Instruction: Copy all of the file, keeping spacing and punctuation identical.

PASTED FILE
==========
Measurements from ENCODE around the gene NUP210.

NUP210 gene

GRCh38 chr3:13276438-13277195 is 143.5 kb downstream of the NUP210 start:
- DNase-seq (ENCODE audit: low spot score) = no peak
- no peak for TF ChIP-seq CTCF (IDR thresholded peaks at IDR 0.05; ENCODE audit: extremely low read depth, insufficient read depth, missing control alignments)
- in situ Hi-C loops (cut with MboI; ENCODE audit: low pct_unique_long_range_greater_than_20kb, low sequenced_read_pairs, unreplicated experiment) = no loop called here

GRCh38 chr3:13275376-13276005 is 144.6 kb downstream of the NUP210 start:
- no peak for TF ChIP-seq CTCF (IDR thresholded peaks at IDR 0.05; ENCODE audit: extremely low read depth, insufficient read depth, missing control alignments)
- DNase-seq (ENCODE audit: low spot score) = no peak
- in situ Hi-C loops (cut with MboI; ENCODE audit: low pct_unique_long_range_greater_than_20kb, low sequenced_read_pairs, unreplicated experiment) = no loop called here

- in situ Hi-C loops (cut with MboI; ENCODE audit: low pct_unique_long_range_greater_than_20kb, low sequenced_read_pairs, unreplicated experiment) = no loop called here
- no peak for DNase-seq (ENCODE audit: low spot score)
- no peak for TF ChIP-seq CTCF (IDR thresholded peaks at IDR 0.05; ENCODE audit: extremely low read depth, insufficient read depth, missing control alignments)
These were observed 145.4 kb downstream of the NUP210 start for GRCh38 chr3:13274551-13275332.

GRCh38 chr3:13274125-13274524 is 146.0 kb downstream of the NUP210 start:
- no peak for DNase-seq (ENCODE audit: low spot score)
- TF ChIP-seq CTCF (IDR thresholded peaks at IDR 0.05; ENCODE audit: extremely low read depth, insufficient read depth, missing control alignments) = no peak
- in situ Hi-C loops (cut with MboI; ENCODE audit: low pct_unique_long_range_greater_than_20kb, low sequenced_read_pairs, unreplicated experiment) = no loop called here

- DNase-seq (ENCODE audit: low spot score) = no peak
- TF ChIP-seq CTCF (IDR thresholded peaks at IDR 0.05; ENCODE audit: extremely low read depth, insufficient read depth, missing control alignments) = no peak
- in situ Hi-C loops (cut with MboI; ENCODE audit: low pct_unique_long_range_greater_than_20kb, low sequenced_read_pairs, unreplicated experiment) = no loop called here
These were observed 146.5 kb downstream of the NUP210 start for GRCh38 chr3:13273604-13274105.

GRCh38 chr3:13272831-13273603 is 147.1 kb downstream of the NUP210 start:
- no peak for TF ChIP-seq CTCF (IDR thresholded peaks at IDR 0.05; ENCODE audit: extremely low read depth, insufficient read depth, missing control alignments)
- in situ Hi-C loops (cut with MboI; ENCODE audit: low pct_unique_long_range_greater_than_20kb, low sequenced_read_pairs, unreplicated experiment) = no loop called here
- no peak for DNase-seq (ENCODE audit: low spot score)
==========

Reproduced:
Measurements from ENCODE around the gene NUP210.

NUP210 gene

GRCh38 chr3:13276438-13277195 is 143.5 kb downstream of the NUP210 start:
- DNase-seq (ENCODE audit: low spot score) = no peak
- no peak for TF ChIP-seq CTCF (IDR thresholded peaks at IDR 0.05; ENCODE audit: extremely low read depth, insufficient read depth, missing control alignments)
- in situ Hi-C loops (cut with MboI; ENCODE audit: low pct_unique_long_range_greater_than_20kb, low sequenced_read_pairs, unreplicated experiment) = no loop called here

GRCh38 chr3:13275376-13276005 is 144.6 kb downstream of the NUP210 start:
- no peak for TF ChIP-seq CTCF (IDR thresholded peaks at IDR 0.05; ENCODE audit: extremely low read depth, insufficient read depth, missing control alignments)
- DNase-seq (ENCODE audit: low spot score) = no peak
- in situ Hi-C loops (cut with MboI; ENCODE audit: low pct_unique_long_range_greater_than_20kb, low sequenced_read_pairs, unreplicated experiment) = no loop called here

- in situ Hi-C loops (cut with MboI; ENCODE audit: low pct_unique_long_range_greater_than_20kb, low sequenced_read_pairs, unreplicated experiment) = no loop called here
- no peak for DNase-seq (ENCODE audit: low spot score)
- no peak for TF ChIP-seq CTCF (IDR thresholded peaks at IDR 0.05; ENCODE audit: extremely low read depth, insufficient read depth, missing control alignments)
These were observed 145.4 kb downstream of the NUP210 start for GRCh38 chr3:13274551-13275332.

GRCh38 chr3:13274125-13274524 is 146.0 kb downstream of the NUP210 start:
- no peak for DNase-seq (ENCODE audit: low spot score)
- TF ChIP-seq CTCF (IDR thresholded peaks at IDR 0.05; ENCODE audit: extremely low read depth, insufficient read depth, missing control alignments) = no peak
- in situ Hi-C loops (cut with MboI; ENCODE audit: low pct_unique_long_range_greater_than_20kb, low sequenced_read_pairs, unreplicated experiment) = no loop called here

- DNase-seq (ENCODE audit: low spot score) = no peak
- TF ChIP-seq CTCF (IDR thresholded peaks at IDR 0.05; ENCODE audit: extremely low read depth, insufficient read depth, missing control alignments) = no peak
- in situ Hi-C loops (cut with MboI; ENCODE audit: low pct_unique_long_range_greater_than_20kb, low sequenced_read_pairs, unreplicated experiment) = no loop called here
These were observed 146.5 kb downstream of the NUP210 start for GRCh38 chr3:13273604-13274105.

GRCh38 chr3:13272831-13273603 is 147.1 kb downstream of the NUP210 start:
- no peak for TF ChIP-seq CTCF (IDR thresholded peaks at IDR 0.05; ENCODE audit: extremely low read depth, insufficient read depth, missing control alignments)
- in situ Hi-C loops (cut with MboI; ENCODE audit: low pct_unique_long_range_greater_than_20kb, low sequenced_read_pairs, unreplicated experiment) = no loop called here
- no peak for DNase-seq (ENCODE audit: low spot score)